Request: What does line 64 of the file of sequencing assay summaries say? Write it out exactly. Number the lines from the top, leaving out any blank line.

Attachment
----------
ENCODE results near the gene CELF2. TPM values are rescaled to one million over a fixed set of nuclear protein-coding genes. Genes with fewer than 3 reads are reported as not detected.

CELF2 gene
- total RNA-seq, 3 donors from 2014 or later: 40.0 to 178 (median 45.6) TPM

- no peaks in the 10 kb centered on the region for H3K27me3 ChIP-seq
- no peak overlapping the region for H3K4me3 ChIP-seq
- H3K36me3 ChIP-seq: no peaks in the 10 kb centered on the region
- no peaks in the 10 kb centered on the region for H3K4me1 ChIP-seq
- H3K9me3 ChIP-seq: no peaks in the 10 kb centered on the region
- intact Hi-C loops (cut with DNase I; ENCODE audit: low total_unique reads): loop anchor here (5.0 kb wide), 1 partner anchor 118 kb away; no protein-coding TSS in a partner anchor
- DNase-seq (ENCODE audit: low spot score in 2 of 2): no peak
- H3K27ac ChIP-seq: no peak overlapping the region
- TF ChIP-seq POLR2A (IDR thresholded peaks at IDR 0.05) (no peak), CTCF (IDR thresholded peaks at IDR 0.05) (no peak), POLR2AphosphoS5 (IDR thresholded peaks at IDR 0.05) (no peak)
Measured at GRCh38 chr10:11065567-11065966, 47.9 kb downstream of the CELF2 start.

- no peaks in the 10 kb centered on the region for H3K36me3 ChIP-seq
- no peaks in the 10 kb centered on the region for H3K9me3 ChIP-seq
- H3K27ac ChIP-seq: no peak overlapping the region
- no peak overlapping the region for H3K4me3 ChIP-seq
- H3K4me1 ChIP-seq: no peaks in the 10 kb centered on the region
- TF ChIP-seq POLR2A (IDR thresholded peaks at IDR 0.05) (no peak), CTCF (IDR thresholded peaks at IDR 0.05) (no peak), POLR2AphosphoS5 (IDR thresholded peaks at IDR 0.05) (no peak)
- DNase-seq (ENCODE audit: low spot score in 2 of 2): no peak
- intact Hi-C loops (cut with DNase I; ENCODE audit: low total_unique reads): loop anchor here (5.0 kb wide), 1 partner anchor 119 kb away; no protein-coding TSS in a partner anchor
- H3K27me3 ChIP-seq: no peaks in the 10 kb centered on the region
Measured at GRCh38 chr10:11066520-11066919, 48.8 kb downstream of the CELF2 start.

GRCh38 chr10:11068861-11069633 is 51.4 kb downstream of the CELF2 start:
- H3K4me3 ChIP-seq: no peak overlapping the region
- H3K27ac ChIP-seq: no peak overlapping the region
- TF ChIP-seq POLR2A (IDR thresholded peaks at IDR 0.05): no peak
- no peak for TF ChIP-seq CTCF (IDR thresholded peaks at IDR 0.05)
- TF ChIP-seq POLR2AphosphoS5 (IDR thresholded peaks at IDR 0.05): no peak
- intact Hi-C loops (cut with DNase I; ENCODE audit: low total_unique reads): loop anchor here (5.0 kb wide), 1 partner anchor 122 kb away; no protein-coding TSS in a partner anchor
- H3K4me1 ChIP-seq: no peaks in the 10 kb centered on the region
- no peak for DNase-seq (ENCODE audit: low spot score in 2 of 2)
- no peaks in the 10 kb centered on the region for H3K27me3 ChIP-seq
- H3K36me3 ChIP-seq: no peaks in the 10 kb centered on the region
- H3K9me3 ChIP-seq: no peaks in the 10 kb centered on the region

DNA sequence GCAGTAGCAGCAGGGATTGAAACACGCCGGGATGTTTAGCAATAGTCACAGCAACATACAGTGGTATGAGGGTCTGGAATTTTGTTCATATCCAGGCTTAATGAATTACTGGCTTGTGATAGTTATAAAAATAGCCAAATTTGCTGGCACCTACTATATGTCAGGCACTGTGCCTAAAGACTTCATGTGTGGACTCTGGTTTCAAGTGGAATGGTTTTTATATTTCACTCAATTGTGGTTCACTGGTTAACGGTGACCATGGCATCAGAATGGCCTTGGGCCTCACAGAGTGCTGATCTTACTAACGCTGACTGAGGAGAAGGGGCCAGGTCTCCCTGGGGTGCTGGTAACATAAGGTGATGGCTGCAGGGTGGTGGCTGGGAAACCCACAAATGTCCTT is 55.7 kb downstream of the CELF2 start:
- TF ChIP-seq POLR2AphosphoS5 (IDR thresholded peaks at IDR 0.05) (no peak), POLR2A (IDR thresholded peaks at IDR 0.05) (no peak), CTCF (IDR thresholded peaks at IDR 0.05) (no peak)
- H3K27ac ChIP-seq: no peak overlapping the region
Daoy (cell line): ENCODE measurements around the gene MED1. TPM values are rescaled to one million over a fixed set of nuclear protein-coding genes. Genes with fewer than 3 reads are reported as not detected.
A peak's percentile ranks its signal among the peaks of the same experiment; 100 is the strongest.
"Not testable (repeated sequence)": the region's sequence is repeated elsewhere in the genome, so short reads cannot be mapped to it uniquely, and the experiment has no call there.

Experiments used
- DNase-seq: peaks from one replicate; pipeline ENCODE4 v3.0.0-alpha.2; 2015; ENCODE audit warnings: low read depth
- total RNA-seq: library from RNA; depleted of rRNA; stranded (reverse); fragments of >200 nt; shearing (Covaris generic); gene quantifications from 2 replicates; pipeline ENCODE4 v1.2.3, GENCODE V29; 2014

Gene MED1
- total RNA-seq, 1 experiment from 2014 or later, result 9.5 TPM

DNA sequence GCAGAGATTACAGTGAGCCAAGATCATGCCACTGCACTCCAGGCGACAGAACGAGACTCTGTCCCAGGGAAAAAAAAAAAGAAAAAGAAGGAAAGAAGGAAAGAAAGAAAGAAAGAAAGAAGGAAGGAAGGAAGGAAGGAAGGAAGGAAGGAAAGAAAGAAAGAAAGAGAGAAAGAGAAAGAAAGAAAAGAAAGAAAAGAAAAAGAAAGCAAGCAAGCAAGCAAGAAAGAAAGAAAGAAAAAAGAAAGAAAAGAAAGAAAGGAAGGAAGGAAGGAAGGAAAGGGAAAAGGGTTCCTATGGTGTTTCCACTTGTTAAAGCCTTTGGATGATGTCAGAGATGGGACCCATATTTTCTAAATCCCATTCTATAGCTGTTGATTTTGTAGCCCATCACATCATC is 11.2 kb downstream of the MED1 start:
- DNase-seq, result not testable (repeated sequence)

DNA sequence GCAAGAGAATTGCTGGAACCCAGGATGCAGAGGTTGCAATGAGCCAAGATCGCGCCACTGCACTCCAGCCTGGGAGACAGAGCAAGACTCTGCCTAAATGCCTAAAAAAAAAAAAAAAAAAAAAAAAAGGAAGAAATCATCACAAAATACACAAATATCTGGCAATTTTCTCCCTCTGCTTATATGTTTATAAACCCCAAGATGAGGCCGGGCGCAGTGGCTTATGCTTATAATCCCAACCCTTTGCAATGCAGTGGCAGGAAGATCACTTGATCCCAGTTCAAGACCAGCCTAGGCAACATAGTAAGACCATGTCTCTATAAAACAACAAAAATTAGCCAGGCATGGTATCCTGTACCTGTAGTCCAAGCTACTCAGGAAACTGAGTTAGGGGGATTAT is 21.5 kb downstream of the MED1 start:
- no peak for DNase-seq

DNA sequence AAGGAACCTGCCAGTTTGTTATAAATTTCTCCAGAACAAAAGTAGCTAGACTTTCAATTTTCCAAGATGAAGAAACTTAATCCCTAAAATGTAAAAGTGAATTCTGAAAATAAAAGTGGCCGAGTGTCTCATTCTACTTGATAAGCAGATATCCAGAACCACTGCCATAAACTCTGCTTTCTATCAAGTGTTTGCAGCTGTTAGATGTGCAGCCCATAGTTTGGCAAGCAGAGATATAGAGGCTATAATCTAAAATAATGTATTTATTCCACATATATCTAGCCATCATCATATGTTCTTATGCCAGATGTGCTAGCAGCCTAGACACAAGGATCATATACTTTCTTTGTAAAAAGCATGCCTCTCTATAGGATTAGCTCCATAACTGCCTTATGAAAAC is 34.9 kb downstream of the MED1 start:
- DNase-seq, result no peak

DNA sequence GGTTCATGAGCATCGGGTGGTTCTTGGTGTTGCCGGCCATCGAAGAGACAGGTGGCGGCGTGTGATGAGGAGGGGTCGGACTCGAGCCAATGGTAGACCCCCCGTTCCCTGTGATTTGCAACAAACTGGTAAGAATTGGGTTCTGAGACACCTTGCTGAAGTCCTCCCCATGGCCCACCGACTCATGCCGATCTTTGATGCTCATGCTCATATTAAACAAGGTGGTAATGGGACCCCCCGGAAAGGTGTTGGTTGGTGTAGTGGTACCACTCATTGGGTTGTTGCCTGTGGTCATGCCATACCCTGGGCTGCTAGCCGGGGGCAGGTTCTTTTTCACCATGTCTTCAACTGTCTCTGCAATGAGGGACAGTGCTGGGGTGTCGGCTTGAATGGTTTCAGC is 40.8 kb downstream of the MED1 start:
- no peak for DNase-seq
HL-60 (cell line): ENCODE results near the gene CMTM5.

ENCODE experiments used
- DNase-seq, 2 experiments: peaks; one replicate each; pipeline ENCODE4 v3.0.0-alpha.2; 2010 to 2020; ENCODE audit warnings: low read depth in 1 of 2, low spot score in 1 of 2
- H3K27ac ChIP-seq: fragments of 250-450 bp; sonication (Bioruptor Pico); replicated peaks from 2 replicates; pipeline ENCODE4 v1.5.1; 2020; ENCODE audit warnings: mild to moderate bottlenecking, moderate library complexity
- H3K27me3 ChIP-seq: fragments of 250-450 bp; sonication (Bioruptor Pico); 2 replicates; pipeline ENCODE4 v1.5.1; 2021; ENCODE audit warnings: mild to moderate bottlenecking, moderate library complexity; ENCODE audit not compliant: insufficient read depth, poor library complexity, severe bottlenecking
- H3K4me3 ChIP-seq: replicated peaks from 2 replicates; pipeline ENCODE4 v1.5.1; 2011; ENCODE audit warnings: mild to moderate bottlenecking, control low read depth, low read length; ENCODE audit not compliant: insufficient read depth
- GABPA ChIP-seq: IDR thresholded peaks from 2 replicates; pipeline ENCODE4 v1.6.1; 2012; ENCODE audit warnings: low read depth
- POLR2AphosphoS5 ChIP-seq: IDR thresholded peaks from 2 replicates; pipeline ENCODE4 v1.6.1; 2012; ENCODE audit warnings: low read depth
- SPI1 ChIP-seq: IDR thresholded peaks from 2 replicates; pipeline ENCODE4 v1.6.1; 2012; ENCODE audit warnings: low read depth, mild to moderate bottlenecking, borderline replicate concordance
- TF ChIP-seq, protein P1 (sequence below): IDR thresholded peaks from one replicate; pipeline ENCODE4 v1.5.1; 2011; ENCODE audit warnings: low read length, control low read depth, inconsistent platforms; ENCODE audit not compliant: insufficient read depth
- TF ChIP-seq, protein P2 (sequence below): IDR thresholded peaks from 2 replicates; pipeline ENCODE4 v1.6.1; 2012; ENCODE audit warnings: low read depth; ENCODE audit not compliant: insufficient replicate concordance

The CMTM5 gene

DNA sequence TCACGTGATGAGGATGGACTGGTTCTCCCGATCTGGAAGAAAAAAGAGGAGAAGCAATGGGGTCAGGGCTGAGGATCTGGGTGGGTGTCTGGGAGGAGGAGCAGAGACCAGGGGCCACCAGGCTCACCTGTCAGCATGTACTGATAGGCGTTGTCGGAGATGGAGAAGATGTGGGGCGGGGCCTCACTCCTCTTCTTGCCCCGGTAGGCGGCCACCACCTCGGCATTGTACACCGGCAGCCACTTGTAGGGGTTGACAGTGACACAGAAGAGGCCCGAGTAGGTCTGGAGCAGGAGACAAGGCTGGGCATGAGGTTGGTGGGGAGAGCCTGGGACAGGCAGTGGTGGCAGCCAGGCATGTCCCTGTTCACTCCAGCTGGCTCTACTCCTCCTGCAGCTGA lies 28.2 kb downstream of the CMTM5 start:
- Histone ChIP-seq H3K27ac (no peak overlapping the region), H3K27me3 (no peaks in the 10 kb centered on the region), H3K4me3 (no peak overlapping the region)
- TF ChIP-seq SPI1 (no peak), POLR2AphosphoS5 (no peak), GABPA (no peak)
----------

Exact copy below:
- TF ChIP-seq, protein P1 (sequence below): IDR thresholded peaks from one replicate; pipeline ENCODE4 v1.5.1; 2011; ENCODE audit warnings: low read length, control low read depth, inconsistent platforms; ENCODE audit not compliant: insufficient read depth